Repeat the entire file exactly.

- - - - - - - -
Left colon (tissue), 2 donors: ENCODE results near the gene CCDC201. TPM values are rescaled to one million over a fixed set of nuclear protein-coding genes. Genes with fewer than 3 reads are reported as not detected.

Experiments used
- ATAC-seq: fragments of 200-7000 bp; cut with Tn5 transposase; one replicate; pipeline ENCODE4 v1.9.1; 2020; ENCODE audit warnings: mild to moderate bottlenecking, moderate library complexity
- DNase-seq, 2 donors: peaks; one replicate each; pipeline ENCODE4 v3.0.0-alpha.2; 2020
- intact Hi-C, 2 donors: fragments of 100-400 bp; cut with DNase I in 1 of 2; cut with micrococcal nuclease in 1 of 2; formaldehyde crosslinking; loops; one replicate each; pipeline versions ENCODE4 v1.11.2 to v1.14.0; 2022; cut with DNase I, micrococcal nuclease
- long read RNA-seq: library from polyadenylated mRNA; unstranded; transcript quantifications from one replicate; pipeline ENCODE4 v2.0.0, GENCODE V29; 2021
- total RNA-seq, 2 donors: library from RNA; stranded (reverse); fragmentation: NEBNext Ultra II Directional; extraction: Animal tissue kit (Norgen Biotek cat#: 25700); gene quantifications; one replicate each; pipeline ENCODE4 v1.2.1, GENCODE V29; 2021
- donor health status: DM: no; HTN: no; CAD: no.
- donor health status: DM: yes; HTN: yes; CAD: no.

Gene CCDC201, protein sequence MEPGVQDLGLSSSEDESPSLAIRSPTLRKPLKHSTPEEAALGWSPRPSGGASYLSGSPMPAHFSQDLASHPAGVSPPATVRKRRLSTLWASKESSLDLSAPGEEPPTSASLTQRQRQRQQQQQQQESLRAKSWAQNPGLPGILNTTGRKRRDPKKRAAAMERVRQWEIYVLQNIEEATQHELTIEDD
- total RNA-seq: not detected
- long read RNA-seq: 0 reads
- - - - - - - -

Left colon (tissue), 2 donors: ENCODE results near the gene CCDC201. TPM values are rescaled to one million over a fixed set of nuclear protein-coding genes. Genes with fewer than 3 reads are reported as not detected.

Experiments used
- ATAC-seq: fragments of 200-7000 bp; cut with Tn5 transposase; one replicate; pipeline ENCODE4 v1.9.1; 2020; ENCODE audit warnings: mild to moderate bottlenecking, moderate library complexity
- DNase-seq, 2 donors: peaks; one replicate each; pipeline ENCODE4 v3.0.0-alpha.2; 2020
- intact Hi-C, 2 donors: fragments of 100-400 bp; cut with DNase I in 1 of 2; cut with micrococcal nuclease in 1 of 2; formaldehyde crosslinking; loops; one replicate each; pipeline versions ENCODE4 v1.11.2 to v1.14.0; 2022; cut with DNase I, micrococcal nuclease
- long read RNA-seq: library from polyadenylated mRNA; unstranded; transcript quantifications from one replicate; pipeline ENCODE4 v2.0.0, GENCODE V29; 2021
- total RNA-seq, 2 donors: library from RNA; stranded (reverse); fragmentation: NEBNext Ultra II Directional; extraction: Animal tissue kit (Norgen Biotek cat#: 25700); gene quantifications; one replicate each; pipeline ENCODE4 v1.2.1, GENCODE V29; 2021
- donor health status: DM: no; HTN: no; CAD: no.
- donor health status: DM: yes; HTN: yes; CAD: no.

Gene CCDC201, protein sequence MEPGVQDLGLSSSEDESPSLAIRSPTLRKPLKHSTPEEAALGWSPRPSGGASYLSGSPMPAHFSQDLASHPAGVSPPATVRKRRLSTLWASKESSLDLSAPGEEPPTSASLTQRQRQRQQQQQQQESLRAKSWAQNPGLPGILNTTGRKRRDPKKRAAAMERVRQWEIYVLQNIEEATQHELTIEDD
- total RNA-seq: not detected
- long read RNA-seq: 0 reads